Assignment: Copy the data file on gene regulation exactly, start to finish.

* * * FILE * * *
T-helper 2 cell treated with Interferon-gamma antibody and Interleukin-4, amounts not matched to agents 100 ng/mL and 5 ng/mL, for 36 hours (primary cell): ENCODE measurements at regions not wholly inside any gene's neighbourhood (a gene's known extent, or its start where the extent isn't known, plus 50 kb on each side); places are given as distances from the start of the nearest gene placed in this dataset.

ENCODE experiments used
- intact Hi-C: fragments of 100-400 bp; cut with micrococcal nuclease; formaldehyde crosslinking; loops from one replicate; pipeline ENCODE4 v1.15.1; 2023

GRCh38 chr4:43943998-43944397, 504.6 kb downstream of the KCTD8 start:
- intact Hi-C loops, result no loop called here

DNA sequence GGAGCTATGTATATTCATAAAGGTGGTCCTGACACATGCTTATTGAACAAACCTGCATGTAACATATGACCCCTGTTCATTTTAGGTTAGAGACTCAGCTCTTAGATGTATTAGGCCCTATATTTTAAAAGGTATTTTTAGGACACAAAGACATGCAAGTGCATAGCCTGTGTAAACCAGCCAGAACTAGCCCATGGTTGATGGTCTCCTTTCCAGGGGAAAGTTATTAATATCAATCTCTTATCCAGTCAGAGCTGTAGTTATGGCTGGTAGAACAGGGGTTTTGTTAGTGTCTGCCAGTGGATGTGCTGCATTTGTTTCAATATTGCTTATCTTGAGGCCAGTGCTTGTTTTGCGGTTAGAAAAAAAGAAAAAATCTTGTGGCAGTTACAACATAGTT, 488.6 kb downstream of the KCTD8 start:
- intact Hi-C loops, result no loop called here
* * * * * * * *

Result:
T-helper 2 cell treated with Interferon-gamma antibody and Interleukin-4, amounts not matched to agents 100 ng/mL and 5 ng/mL, for 36 hours (primary cell): ENCODE measurements at regions not wholly inside any gene's neighbourhood (a gene's known extent, or its start where the extent isn't known, plus 50 kb on each side); places are given as distances from the start of the nearest gene placed in this dataset.

ENCODE experiments used
- intact Hi-C: fragments of 100-400 bp; cut with micrococcal nuclease; formaldehyde crosslinking; loops from one replicate; pipeline ENCODE4 v1.15.1; 2023

GRCh38 chr4:43943998-43944397, 504.6 kb downstream of the KCTD8 start:
- intact Hi-C loops, result no loop called here

DNA sequence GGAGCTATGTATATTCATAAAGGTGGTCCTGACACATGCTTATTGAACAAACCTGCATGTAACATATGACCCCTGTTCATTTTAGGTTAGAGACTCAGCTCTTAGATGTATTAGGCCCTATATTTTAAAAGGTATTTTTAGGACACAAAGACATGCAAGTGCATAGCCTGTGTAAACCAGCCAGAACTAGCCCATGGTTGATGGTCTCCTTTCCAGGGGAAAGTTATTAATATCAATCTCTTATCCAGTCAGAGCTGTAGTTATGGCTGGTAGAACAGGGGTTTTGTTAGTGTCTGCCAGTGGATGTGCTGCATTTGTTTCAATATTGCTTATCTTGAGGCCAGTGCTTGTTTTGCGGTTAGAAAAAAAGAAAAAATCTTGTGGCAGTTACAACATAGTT, 488.6 kb downstream of the KCTD8 start:
- intact Hi-C loops, result no loop called here